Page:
What price are you willing to place on your children’s teeth?

Protected tooth
This sealant was placed over 20 years ago and it is still protecting the chewing surface of my tooth.

We invest in our kids. There are the usual things:  clothes, food, and school. We equip them with all kinds of technology which includes cell phones and computers, but investing in their teeth seems to be another story. I was surprised to read an article that highlighted an issue that our children are not receiving preventive care for their teeth. I was flabbergasted at the number of children missing out on care which could prevent bigger problems for them in the future.
Let me throw out some numbers for you to process, by way of a study from the Centers for Disease Control and Prevention or CDC:

Approximately 23% of children aged 2-11 years have at least one primary tooth with untreated decay and 20% of adolescents aged 12-19 year have at least one permanent tooth with untreated decay.*

Untreated decay=cavity. When we use the word cavity, people seem to feel that it is not a big deal. “Oh it’s JUST a cavity. It’s not hurting.” But cavities left untreated will continue to get bigger and bigger until the decayed portion eats away at tooth structure, can cause pain, broken teeth, and worse, infection.

A systematic review of randomized controlled trials found that dental sealants reduce decay in permanent molars by 81% approximately 2 years after placement and continue to be effective up to 4.5 years after placement. *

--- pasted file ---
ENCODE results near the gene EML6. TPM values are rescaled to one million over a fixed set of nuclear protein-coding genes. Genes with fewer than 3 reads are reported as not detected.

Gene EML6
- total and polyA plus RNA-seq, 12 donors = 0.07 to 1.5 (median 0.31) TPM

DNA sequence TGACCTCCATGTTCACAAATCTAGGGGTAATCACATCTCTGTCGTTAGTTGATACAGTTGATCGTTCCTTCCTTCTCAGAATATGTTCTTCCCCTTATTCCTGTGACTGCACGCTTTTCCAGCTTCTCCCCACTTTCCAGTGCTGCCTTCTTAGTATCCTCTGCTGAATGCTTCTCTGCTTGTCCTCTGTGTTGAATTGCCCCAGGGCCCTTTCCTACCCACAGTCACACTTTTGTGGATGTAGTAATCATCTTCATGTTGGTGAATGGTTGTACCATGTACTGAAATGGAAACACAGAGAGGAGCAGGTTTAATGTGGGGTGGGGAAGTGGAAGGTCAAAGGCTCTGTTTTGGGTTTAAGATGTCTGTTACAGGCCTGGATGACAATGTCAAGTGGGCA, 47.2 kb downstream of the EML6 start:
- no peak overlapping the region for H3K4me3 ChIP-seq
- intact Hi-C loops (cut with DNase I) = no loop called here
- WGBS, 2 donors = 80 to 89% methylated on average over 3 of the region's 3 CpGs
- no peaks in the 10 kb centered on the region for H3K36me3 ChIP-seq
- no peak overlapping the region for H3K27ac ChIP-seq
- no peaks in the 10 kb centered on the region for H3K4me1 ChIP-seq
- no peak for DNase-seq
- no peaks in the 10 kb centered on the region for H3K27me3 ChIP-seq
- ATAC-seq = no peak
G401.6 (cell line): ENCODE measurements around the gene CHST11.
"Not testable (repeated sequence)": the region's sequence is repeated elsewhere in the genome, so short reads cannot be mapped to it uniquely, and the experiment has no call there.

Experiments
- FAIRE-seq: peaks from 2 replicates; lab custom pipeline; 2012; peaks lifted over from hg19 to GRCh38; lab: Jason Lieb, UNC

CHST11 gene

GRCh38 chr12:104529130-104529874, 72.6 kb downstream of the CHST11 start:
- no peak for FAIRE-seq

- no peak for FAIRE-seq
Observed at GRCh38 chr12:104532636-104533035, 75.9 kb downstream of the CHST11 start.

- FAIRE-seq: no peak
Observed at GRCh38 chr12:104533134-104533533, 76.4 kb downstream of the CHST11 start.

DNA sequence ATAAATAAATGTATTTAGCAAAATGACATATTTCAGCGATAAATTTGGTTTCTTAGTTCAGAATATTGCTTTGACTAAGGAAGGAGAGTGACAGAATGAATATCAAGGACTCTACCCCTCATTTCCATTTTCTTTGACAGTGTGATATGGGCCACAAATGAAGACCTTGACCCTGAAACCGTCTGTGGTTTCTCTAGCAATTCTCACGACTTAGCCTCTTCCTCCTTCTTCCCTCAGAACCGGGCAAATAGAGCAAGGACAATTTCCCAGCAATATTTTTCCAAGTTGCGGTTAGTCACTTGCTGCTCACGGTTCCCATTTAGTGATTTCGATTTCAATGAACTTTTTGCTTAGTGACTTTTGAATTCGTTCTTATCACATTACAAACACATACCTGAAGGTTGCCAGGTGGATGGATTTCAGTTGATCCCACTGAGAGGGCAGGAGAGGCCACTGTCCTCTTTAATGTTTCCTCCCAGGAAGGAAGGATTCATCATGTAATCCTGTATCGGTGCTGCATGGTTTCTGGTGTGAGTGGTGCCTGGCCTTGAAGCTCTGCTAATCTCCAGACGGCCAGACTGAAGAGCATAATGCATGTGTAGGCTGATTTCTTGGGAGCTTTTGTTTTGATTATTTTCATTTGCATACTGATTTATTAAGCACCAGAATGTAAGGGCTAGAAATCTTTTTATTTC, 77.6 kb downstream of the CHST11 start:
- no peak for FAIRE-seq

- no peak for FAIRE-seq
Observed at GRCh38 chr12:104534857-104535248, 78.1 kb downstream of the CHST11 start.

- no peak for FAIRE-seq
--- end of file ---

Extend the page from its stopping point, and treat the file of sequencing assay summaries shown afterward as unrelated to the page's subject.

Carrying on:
81% reduction in decay/cavities by placing a sealant on the chewing surface of the tooth! Prevention is what we believe, teach, and preach here at the office. It is so important to protect tooth structure. Yet for some reason parents are not taking advantage of this simple procedure. How can parents leave without scheduling an appointment to place sealants on their kiddo’s teeth?  The main reason I hear repeatedly is THE COST. A study by the CDC addressed several issues which could help explain the lack of preventative care for children. Let’s see if you agree that these could be obstacles to healthcare:

  1. Lack of dental insurance,
  2. If dental insurance is available, the out-of-pocket costs compared to medical expenses were more expensive.

And this is what the study found,

In 2009, the total dental expenses for U.S. children aged 5-7 years were approximately $20 billion (5), accounting for 17.7% of all health-care expenses among this age group (6). Approximately 40% of dental costs were paid out of pocket (5), compared with 17% for medical care (6). Approximately one fourth of U.S. children do not have dental insurance (private or public) (7). The types of services covered by dental insurance vary widely by plan, but typically have higher copayments and lower annual limits than services covered by medical insurance (8). *